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Morning people vs afternoon people.

I went to work yesterday for the first time in almost 3 weeks. I worked on my favourite floor, fiction (like, wow Sara, we wouldn’t have guessed that.) In the morning there were books to be shelved, customer orders to be rung through, displays to tidy and lots of customers. The customers were cool: one said how much she liked my necklace, another thanked me for “being lovely”, a professor chatted, lamenting the enormous amount of factual books he has to read, saying how he misses fiction. Time passed pleasantly enough. Then after lunch the weather became muggy and the customers became snappy. A man punched the lift door because it closed before he got there, families dragged screeching children around the store, the staff became niggly, the day dragged hotly on.

My personal pet book shop hate is when a customer will ask for a book, and in the course of our transaction will announce with some kind of pride that it is not for them as they don’t read. This is always said loudly, brightly, as if it is a cool edgy thing that they say. Personally I assume from that point on that they are a moron! I mean, by all means don’t read if you don’t wish to, I think that you’re missing out on one of the most pleasurable things this life offers, but then again I don’t listen to classical music and I know how many people get huge satisfaction from doing just that. The difference is that I don’t feel any need to walk into a classical music shop, approach the assistant and proclaim that I don’t like it.

At the end of the day a man insisted on slowly explaining his favourite stories to me despite me saying that we were closing. When I said that I’d have to hurry him as it was 6 o’ clock he became most disgruntled.

I left the store and waited at the traffic lights outside, men with cans of Tennants lager in their fists faced down drivers as they swarmed arrogantly across the road, daring the cars to move.

I got to the train and sank into my seat, tired, wanting to have some quiet reading time, but 5 children squashed themselves into and onto the luggage rack adjacent to me, and proceeded to fart and make monkey sounds all the way home.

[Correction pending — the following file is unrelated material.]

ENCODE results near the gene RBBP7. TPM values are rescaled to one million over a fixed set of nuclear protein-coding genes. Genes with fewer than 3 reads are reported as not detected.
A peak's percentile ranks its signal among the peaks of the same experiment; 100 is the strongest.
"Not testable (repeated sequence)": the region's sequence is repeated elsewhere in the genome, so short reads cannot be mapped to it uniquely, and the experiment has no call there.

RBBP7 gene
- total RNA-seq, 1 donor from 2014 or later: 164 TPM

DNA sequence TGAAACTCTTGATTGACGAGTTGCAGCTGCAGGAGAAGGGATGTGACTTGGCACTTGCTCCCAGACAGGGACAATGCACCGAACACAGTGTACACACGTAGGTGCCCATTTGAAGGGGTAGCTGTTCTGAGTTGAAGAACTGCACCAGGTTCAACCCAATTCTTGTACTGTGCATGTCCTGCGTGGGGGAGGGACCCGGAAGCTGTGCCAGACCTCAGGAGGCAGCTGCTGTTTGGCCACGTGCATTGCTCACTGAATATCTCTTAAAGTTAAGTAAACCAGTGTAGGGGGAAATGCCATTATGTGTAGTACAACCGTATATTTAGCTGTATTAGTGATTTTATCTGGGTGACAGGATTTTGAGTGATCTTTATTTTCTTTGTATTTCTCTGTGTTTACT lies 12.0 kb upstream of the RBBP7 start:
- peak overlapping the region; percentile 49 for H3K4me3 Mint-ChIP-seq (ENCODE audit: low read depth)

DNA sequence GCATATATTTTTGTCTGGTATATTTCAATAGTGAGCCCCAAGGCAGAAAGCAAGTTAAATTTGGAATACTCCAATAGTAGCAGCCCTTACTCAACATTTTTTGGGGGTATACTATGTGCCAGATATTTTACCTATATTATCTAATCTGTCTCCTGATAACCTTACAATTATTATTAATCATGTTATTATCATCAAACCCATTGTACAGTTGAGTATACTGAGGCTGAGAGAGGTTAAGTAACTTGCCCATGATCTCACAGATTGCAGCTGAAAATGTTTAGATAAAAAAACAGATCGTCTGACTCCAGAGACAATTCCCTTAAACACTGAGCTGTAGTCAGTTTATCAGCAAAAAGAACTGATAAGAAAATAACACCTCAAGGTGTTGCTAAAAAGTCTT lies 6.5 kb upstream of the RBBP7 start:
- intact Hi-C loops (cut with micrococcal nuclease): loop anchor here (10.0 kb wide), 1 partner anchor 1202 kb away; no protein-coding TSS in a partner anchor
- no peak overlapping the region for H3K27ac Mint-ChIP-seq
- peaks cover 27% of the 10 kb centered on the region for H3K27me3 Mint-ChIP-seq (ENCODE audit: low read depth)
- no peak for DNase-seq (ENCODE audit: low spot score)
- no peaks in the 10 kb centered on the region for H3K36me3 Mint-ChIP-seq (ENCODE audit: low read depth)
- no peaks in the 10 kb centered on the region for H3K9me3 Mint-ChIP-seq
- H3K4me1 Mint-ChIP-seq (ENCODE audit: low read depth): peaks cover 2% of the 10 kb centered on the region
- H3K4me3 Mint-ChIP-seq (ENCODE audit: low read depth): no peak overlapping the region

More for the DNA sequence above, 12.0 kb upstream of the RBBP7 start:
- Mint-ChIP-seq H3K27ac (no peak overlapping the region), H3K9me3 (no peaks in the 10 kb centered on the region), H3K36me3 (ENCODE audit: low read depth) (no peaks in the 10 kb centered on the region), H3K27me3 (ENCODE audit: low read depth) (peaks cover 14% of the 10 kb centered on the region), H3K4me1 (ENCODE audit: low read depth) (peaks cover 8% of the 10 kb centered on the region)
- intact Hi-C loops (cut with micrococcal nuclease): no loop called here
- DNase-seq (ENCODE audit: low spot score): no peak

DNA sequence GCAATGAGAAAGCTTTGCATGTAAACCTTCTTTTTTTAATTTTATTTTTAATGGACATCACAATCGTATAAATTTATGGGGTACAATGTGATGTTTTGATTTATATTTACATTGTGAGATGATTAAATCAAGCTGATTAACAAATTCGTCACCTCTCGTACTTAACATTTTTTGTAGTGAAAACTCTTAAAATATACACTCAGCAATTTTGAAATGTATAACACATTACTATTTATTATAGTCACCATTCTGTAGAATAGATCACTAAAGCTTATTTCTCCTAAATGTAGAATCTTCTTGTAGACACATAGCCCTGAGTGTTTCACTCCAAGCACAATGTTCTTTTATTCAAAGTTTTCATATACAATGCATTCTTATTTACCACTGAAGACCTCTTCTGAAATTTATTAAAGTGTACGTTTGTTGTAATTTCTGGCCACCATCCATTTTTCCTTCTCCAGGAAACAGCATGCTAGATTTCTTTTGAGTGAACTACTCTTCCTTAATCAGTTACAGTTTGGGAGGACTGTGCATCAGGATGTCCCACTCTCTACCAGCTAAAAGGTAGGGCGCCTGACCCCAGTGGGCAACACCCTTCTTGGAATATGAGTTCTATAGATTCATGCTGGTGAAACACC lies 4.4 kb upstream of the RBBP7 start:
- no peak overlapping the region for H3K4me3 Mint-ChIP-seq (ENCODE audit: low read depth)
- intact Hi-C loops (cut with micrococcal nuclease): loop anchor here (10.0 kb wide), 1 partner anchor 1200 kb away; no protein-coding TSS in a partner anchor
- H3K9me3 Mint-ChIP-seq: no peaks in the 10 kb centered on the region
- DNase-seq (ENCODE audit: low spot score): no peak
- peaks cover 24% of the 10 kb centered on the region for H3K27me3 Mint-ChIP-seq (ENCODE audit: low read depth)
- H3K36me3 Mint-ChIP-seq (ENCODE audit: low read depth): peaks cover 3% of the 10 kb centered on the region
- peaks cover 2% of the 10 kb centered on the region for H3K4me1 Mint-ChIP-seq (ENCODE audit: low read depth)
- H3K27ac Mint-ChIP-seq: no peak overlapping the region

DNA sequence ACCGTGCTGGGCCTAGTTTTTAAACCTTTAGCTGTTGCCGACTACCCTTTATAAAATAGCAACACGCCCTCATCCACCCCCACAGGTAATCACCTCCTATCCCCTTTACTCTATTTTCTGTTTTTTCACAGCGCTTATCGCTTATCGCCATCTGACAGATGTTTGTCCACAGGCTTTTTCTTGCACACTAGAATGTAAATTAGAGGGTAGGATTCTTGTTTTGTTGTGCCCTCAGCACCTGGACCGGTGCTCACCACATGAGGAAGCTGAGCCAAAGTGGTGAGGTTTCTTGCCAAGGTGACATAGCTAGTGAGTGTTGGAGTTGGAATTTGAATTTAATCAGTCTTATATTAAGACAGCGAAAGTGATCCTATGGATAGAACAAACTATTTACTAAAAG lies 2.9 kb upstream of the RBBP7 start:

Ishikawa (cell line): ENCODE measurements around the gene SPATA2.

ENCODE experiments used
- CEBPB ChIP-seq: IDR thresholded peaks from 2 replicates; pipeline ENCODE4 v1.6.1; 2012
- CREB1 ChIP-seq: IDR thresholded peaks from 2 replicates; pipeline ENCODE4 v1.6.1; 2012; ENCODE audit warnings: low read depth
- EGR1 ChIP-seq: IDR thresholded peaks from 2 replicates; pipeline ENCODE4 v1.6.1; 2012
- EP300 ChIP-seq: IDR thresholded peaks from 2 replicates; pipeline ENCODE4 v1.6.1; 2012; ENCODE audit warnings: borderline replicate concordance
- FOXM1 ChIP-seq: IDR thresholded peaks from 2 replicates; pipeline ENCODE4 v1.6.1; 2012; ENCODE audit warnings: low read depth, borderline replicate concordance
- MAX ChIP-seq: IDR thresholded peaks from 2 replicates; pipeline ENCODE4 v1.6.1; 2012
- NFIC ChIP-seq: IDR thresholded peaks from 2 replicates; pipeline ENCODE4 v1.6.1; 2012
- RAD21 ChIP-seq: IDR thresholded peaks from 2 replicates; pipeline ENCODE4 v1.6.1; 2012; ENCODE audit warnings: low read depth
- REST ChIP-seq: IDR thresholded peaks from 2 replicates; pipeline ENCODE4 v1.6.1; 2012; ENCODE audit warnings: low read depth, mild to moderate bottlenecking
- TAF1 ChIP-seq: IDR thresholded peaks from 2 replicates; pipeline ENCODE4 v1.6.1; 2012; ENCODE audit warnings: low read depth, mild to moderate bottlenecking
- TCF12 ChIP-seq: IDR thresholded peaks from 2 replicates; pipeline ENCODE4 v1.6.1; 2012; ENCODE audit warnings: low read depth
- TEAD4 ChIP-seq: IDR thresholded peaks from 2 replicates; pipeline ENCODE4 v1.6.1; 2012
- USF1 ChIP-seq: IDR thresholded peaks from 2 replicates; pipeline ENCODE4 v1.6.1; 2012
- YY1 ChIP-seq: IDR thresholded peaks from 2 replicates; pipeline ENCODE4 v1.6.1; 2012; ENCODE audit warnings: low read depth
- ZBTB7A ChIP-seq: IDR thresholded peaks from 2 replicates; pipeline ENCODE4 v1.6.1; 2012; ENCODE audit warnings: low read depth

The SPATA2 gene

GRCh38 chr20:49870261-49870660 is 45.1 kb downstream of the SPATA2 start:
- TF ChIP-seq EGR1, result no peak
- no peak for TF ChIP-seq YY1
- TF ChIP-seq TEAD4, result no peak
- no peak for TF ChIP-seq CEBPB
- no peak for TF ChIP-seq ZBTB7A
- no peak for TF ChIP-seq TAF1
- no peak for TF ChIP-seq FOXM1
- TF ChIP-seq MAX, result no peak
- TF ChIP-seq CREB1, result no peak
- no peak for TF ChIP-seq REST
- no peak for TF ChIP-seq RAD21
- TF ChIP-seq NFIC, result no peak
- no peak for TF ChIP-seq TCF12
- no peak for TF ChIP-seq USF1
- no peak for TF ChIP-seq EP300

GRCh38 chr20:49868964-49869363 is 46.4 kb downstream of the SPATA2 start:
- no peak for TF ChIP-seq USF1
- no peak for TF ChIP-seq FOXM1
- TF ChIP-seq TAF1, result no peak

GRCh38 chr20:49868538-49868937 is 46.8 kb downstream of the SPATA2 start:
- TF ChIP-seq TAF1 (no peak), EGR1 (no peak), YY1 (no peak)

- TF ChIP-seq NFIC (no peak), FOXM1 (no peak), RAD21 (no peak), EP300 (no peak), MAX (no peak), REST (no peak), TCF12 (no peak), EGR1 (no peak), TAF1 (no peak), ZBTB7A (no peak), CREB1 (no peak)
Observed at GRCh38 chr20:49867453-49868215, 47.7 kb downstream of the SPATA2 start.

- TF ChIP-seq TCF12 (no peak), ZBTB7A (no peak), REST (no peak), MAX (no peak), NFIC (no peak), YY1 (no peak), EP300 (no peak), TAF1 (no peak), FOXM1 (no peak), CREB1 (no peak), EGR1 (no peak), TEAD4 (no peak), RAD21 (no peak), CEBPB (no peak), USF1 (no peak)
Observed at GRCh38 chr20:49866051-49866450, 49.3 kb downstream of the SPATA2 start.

I fantasised about resigning.

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7 responses »

  1. It was when I started my working life and jobs that needed dealing with people that I found out I hated them all. One of the things that I really loved about distributing publicity leafleats is that I didn’t need to talk to the mail box! Although I have to admit there were some nice costumers in the bookshop! Ah, the things we do for money!! šŸ˜‰

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  2. The arsehole to cool ratio probably shows that most people are ok, it’s just that the arses are SO LOUD!

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  3. True, that’s a nice way to put it! TOO LOUD! Don’t you ever meet old highschool profs in the bookshop? They used to browse a lot and it was fun, except for THAT German prof! Grrr! She’d come to me and start speaking in German, all grinning! And I’d be like… “erg… Ich bin sehr gut, danke!” That would be the only thing I could say in that language!

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  4. Actually, the other day I was in Waterstones and couldn’t find a book and I remembered how much you like people asking for advice so I asked the young man behind the counter if he could remind me of the name of the author of The Master and Margarita, so I could find it. He looked at me as if I was talking another language. He’d never heard of it! I’m not a litsnob, but that’s a bit of a poor show for someone in a bookshop, no?Anyway, my boyf manages a sports-merchandice outlet where people tell him to fuck off and he has to chase scary shoplifters. So it could be worse, customer-wise.

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  5. Ah, I remember many mental customers when I worked in a bookshop. We used to get a guy coming in semi-regularly asking about obscure books on Elvis. Odd.Did have some lovely people though. I managed to get a book for someone who needed it mega-urgently and she bought me a bunch of flowers!

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  6. Gosh, nobody has ever bought me flowers, and I pride myself on my ace assistance, humph!

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  7. Kellie, I had no idea who Bulgakov was when I started in bookselling, (but I found out pretty quickly). I hope (for Waterstone’s sake) that he was a new member of staff or a weekend ‘A’ level student rather than a regular full-timer.In fairness though, I have a brilliant children’s bookseller who has been with me for over two years, but I doubt if she’d know who wrote ‘The Master and Margarita’. She’s very bright and well-read, but she’s a specialist and sadly we only sell about one copy of Bulgakov’s masterpiece per year, so it’s probably off her radar.

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